Figure 4 2° Standard Observer CIE 1931 10° Standard Observer CIE 1964
ISO and ASTM standards define the surroundings as portion of the visual field immediately surrounding the specimens as well as the ambient visual field, when the observes glances away from the specimen, such as the interior surfaces of the light booth. It shall have the color with Munsell notation N5-N7 and a 60° gloss not greater than 15 GU. The observer for visual appraisal should have normal color vision and be trained in observing and classifying colors. Visual tests are recommended to check an observer’s color vision periodically as it can change over time (see Guide ASTM E1499).
Light source and observer are defined by the CIE and their spectral functions are stored within color instruments. Optical properties of an object are the only variables that need to be measured. Modern color instruments measure the amount of light that is reflected by a colored sample. This is done at each wavelength and is called the spectral data. For example, a black object reflects no light across the complete spectrum (0% reflection), whereas an ideal white specimen reflects nearly all light (100% reflection). All other colors reflect light only in selected parts of the spectrum. Therefore, they have specific curve shapes or fingerprints, which are their spectral curves (Fig. 5).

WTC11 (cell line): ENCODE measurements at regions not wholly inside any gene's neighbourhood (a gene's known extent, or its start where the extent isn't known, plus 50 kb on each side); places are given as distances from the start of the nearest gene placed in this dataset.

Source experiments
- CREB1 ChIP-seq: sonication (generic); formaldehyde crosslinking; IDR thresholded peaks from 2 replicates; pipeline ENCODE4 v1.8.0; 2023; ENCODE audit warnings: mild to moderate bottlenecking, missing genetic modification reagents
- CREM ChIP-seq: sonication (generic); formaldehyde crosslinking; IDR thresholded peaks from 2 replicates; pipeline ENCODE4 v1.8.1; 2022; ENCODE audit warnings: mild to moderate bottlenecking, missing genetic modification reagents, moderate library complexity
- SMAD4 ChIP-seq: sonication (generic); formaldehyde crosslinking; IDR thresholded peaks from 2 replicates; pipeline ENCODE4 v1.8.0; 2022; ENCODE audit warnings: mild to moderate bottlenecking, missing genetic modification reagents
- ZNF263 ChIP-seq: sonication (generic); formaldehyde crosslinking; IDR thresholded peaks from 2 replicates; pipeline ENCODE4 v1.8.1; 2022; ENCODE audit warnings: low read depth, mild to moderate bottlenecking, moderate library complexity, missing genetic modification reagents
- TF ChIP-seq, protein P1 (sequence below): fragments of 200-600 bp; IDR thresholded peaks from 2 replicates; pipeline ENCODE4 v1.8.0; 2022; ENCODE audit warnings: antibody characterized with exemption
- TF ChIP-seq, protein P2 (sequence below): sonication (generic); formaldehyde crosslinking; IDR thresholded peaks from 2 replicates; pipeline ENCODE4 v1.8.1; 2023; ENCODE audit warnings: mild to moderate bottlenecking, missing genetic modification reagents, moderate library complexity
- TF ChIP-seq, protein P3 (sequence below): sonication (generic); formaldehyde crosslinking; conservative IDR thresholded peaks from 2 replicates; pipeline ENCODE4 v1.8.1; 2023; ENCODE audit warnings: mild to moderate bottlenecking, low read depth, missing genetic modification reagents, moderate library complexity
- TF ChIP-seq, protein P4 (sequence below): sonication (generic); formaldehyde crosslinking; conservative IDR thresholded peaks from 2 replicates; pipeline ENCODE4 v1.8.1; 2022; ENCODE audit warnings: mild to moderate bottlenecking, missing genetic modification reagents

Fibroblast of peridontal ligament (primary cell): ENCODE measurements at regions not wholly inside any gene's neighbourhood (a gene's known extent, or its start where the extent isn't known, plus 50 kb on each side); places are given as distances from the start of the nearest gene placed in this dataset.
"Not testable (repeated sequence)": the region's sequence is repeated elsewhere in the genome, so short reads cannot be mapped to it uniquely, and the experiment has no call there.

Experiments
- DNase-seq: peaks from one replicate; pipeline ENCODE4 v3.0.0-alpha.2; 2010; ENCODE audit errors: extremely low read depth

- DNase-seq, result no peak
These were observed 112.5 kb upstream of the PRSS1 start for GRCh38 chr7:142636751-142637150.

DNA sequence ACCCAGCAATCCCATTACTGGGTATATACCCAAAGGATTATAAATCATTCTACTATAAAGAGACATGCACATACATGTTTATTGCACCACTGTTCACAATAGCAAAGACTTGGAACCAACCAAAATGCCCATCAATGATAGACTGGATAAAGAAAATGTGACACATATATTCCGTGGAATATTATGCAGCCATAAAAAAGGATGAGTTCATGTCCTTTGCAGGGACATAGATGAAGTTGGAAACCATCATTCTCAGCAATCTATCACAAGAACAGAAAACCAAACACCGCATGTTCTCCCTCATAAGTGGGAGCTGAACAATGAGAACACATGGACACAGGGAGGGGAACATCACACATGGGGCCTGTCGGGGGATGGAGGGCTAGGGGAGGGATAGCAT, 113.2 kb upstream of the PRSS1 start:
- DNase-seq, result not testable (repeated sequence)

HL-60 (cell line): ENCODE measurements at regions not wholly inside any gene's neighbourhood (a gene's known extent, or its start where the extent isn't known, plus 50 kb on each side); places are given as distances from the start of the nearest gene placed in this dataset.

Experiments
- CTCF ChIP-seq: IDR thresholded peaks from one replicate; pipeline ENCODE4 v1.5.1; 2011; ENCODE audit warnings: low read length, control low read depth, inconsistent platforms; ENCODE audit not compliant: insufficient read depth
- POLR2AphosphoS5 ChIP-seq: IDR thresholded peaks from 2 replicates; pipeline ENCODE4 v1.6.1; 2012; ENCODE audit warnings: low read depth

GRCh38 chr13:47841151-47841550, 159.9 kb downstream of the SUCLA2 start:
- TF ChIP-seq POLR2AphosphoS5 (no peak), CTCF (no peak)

In the following graphs, typical spectral curves for a red, blue and green sample are shown.
Figure 5 Spectral curves
Combining data of standardized illuminant, standardized observer and spectral reflection data are needed to calculate internationally standardized color systems, like the widely used CIELab system. Now, a color can be described with the terms of lightness, hue and saturation. Thus, color communication becomes objective i.e. independent of external circumstances and the personal judgement.
 DIN 5033-1 (1979-03-00) Colorimetry; basic concepts
 DIN 5033-2 (1992-05-00) Colorimetry; standard colorimetric systems
 ISO/CIE 10527; CIE 527 (1991-12-00) CIE standard colorimetric observers
 DIN 5033-7 (1983-07-00) Colorimetry; measuring conditions for object colours